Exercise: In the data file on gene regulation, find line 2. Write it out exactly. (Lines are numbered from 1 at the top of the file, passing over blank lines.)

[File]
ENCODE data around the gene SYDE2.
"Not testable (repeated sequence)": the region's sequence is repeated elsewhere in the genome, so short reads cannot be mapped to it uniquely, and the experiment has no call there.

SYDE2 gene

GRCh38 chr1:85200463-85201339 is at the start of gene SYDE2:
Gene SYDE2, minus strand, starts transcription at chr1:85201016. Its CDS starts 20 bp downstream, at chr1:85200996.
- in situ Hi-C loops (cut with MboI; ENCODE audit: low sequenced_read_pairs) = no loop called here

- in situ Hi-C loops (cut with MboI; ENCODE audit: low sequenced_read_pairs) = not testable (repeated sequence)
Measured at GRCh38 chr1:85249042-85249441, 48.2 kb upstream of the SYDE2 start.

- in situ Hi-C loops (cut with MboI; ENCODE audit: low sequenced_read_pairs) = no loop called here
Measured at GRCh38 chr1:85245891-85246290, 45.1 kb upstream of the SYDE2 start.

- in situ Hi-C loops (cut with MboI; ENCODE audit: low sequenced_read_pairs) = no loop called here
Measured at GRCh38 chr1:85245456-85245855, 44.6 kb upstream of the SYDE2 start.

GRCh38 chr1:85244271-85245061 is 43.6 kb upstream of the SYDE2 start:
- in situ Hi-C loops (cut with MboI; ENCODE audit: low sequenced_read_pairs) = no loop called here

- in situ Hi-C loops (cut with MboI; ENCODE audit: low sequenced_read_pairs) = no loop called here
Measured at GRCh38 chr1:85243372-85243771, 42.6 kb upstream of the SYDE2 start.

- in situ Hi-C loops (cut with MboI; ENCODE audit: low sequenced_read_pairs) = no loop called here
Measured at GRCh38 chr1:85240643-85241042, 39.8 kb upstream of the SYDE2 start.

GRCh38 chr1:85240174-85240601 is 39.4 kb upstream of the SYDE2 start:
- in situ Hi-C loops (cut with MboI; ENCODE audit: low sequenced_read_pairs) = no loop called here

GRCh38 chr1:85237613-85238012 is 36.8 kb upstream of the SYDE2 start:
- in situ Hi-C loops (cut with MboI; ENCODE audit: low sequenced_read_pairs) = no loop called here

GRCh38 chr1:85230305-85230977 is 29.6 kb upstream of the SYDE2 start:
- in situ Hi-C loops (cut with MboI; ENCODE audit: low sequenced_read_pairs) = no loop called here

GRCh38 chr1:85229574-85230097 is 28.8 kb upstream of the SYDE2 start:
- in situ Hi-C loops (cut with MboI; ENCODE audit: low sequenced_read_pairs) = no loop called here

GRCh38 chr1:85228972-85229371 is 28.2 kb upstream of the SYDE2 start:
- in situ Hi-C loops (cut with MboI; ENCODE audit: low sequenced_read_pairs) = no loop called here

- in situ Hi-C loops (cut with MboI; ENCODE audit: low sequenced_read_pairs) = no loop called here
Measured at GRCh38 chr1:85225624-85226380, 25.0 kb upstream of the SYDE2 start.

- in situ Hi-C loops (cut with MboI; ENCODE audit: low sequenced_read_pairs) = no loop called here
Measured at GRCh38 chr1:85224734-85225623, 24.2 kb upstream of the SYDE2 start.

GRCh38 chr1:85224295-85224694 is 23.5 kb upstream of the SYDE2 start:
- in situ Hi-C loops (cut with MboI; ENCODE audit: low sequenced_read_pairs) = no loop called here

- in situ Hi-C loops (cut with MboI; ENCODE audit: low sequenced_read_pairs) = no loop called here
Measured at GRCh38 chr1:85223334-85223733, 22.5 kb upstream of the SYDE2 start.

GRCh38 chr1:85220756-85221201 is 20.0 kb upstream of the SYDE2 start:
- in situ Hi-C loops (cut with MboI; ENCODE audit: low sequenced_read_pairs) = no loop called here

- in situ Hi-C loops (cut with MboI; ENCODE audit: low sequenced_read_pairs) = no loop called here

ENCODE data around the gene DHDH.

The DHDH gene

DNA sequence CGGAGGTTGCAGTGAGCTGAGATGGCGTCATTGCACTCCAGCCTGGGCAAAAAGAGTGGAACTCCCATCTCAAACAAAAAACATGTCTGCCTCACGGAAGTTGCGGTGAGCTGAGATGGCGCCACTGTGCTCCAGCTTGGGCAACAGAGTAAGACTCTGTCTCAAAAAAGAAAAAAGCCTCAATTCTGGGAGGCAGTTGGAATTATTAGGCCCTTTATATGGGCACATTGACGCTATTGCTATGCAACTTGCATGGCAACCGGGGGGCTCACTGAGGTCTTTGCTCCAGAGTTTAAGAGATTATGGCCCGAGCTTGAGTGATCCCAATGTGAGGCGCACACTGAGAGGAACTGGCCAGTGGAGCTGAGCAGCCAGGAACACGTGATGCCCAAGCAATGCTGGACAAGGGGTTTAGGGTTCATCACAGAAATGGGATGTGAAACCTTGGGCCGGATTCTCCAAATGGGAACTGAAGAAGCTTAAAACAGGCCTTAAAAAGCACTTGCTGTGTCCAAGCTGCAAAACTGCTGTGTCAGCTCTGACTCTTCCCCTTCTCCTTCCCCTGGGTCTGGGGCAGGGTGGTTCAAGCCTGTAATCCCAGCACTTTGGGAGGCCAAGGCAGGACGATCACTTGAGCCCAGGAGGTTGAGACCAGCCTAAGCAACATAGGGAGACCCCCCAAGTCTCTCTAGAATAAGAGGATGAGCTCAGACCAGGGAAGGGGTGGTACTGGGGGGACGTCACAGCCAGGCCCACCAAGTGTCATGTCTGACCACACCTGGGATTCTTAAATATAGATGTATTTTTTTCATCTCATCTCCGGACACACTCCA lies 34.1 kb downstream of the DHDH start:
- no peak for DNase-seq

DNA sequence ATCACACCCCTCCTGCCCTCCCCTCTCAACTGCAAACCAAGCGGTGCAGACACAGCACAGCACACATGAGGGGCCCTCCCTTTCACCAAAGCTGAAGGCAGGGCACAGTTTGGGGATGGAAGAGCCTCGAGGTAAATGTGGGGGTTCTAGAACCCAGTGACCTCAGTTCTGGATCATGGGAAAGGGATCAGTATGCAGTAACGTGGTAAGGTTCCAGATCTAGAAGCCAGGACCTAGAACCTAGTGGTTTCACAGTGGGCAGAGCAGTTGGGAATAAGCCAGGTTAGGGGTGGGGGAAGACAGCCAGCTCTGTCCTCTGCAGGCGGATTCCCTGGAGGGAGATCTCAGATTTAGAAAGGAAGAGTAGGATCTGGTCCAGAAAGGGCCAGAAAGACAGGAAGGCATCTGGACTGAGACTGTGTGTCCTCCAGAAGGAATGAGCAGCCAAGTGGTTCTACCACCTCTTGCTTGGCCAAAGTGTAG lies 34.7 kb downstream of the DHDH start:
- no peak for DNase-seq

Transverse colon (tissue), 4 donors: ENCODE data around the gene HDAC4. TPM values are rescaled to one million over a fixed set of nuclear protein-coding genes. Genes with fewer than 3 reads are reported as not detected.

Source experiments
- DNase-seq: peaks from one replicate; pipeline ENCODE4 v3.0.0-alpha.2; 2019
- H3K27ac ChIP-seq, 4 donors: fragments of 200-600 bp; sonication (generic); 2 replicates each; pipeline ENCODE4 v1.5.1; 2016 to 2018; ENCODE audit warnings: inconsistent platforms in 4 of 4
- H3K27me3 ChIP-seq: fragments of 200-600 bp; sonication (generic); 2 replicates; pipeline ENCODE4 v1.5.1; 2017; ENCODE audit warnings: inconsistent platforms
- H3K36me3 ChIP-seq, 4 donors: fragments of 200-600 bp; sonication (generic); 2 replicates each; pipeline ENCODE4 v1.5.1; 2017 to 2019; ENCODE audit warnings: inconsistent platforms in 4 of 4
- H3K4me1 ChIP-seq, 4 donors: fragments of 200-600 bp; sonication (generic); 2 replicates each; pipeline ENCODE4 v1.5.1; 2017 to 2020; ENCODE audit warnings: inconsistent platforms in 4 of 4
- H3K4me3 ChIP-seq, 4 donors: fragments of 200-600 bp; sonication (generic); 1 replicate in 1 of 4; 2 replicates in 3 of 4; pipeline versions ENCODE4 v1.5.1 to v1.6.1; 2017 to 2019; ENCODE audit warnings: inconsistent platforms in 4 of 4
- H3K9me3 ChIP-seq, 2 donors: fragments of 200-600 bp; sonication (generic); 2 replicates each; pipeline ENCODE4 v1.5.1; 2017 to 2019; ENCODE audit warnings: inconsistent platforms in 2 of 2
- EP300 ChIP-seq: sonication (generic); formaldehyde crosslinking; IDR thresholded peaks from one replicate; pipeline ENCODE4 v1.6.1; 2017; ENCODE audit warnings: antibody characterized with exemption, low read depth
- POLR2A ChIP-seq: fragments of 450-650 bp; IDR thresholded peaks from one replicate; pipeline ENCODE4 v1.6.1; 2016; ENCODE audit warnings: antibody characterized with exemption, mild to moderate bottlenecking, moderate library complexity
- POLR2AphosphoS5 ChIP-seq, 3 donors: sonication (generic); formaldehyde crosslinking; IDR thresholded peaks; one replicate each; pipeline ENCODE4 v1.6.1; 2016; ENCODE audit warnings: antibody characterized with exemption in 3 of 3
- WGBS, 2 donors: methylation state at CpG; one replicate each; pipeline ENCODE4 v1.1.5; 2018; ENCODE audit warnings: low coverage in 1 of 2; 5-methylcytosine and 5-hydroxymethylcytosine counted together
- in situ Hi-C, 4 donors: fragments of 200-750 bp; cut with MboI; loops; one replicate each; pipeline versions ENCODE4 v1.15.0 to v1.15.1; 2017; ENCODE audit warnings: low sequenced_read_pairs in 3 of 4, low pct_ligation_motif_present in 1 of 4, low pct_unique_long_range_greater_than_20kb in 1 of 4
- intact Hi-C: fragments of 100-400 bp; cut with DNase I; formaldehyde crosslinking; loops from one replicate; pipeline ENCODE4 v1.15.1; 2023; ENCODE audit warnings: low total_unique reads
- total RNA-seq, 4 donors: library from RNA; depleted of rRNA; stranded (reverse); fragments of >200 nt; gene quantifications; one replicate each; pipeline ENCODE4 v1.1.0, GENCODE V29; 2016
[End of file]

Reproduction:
"Not testable (repeated sequence)": the region's sequence is repeated elsewhere in the genome, so short reads cannot be mapped to it uniquely, and the experiment has no call there.